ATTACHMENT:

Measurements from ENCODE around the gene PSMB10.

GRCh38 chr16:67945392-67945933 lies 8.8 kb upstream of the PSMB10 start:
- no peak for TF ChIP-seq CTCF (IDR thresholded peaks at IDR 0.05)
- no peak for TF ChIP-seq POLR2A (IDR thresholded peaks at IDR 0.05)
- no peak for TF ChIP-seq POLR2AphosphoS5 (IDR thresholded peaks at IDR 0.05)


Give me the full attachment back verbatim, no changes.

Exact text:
Measurements from ENCODE around the gene PSMB10.

GRCh38 chr16:67945392-67945933 lies 8.8 kb upstream of the PSMB10 start:
- no peak for TF ChIP-seq CTCF (IDR thresholded peaks at IDR 0.05)
- no peak for TF ChIP-seq POLR2A (IDR thresholded peaks at IDR 0.05)
- no peak for TF ChIP-seq POLR2AphosphoS5 (IDR thresholded peaks at IDR 0.05)